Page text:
The WBAI held its Annual Installation Dinner on June 8, 2016 at the Hilton Chicago.  Lauren will be serving a 2 year term.


The WBAI’s mission is to promote the interests and welfare of women lawyers throughout the State of Illinois. The 2016-2017 theme is “We Are the WBAI.” Adria East Mossing was installed as the 100th president of the WBAI.

WBAI 2016

I&F attorneys Steve Murdock, Allison Mecher, Jill Baker, Lauren Waninski, Jynnifer Bates, Michelle Bryant, Jack Shanahan

Missouri Court of Appeals gives no “Break” to Employer in Lunchroom Injury Claim

The Missouri Court further muddied the 2005 reforms which attempted to restrict compensable work related injuries and awarded worker’s compensation benefits for a claimant who was injured on his lunch break based on the personal comfort doctrine. At the end of last year, the Missouri Court of Appeals affirmed an award of PTD finding that the personal comfort doctrine allowed compensation for an injury during an uncompensated lunch break. The claimant was in the employer’s lunch room eating lunch when a chair collapsed resulting in a serious back injury.  The claimant had just returned to work following back surgery when he sat in the chair and it broke and he reinjured his back.  Wright v Treasurer of Missouri.

The defense unsuccessfully argued that the claimant was engaged in a personal comfort of eating lunch and that the statutory reforms from 2005 abolished the personal comfort doctrine (Section 287.020.10).  The personal comfort doctrine includes activities that the employer might reasonably expect employees to perform as those activities benefit the employer by allowing its workers to eat, take a coffee or cigarette break, or go to the bathroom. The respondent further unsuccessfully argued that the claimant’s weight could cause any chair to break and that he failed to show a specific work risk because he was equally exposed to collapsing chairs away from work.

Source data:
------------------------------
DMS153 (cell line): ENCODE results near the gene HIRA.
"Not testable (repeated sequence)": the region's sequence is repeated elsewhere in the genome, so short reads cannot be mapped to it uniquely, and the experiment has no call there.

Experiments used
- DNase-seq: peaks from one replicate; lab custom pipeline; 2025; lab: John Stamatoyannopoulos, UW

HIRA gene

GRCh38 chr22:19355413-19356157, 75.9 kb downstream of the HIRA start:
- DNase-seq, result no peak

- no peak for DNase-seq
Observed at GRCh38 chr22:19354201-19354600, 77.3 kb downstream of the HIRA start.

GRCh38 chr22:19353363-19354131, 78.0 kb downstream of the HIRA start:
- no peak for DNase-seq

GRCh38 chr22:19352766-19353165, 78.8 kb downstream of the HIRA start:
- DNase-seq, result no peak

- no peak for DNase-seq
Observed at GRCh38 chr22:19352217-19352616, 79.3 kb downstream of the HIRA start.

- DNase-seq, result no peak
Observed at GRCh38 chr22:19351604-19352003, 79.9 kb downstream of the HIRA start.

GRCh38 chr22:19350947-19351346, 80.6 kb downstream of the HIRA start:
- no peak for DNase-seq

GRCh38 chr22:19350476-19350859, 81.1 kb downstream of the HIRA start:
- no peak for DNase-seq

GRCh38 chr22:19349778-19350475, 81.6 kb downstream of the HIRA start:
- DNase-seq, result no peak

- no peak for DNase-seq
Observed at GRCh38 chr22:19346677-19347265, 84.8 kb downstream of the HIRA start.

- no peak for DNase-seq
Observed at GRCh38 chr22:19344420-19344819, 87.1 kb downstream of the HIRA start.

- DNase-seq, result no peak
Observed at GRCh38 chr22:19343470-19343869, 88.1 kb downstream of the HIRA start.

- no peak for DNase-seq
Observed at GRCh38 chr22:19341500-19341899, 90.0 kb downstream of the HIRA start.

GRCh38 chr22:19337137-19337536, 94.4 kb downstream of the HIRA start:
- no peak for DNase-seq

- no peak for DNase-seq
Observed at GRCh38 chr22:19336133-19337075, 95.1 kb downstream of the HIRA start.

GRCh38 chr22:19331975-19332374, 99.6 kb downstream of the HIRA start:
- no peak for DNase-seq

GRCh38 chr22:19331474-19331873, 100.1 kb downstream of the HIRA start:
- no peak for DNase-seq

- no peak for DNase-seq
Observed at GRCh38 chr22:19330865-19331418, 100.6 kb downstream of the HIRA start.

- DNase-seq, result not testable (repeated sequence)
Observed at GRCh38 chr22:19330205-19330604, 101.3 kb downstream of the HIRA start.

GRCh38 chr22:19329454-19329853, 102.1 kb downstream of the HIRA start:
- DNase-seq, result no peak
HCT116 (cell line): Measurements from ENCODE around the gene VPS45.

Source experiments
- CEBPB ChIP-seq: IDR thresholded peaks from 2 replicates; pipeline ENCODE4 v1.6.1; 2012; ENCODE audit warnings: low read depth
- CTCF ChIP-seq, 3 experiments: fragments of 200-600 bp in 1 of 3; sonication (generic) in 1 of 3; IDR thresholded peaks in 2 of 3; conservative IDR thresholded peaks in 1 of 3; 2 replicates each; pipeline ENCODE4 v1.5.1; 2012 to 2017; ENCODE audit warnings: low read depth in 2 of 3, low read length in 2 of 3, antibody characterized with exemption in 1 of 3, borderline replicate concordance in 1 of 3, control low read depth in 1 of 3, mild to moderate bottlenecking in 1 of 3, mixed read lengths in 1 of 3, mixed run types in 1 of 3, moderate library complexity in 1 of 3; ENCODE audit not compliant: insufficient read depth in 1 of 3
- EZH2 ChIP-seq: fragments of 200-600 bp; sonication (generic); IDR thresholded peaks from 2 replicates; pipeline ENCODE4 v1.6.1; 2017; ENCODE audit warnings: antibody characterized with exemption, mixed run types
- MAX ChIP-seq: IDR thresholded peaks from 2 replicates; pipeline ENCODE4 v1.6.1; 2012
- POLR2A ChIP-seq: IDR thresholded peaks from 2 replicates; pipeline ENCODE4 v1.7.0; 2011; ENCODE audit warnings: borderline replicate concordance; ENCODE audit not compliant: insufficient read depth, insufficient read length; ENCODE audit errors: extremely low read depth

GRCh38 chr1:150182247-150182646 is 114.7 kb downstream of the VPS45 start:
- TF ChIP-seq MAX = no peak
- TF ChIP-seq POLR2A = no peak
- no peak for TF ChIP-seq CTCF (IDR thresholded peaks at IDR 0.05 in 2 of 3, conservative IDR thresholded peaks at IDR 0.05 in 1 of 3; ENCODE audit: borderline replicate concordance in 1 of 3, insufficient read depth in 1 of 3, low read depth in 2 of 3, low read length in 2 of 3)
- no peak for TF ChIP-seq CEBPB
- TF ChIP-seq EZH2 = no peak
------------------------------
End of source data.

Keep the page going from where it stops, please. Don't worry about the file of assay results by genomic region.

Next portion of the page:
The Commission found that the claimant was permanently and totally disabled as a result of his fall and prior injuries and that the injury was causally connected to the claimant’s work activities.   They further found that the claimant was not equally exposed to the risk of that particular chair collapsing in his normal, non-employment life. Specifically, they stated that the only place that the claimant was exposed to that particular chair was at his employment.  The Court concluded that the risk of the claimant’s injury was associated with his work and that the claimant was not equally exposed to this risk outside of his job.  In effect saying, the injury occurred because the claimant was at work and not simply while he was at work.

The court further stated that the legislature did not expressly abolish the personal comfort doctrine in the 2005 reforms.  “Nothing in Section 287.020.10 or in cases discussing it since indicates that the legislature sought to hinge recovery solely on the action of the employee, thereby eliminating recovery for injuries sustained during lunch on the employer’s premises.”   The court found that 287.020.10 barred recovery under the personal comfort doctrine when an accident occurred off of the employer’s premises but was not a per se bar to injuries that occurred on premises when an employee is on an unpaid break. The Commission further found the collapsing chair a “hazard present in the workplace”.

In a more recent Commission case it was said “There is no provision of the Law that requires employee to prove he was “working” at the time of his accident”.   The Commission will not “carve out artificial islands of non-compensability at the workplace, which islands have indistinct geographic and temporal boundaries. We deem such an approach impractical, inconsistent with the purposes of the Workers’ Compensation Law.”

This decision appears to removes the 2005 safety net that protected employers from worker’s compensation claims when a worker clocked out or went on a meal break on the premises.   Now employers appear to face liability for activities not specifically work related.  The only positive “break” for employers may be that they will not be sued in civil court for these injuries.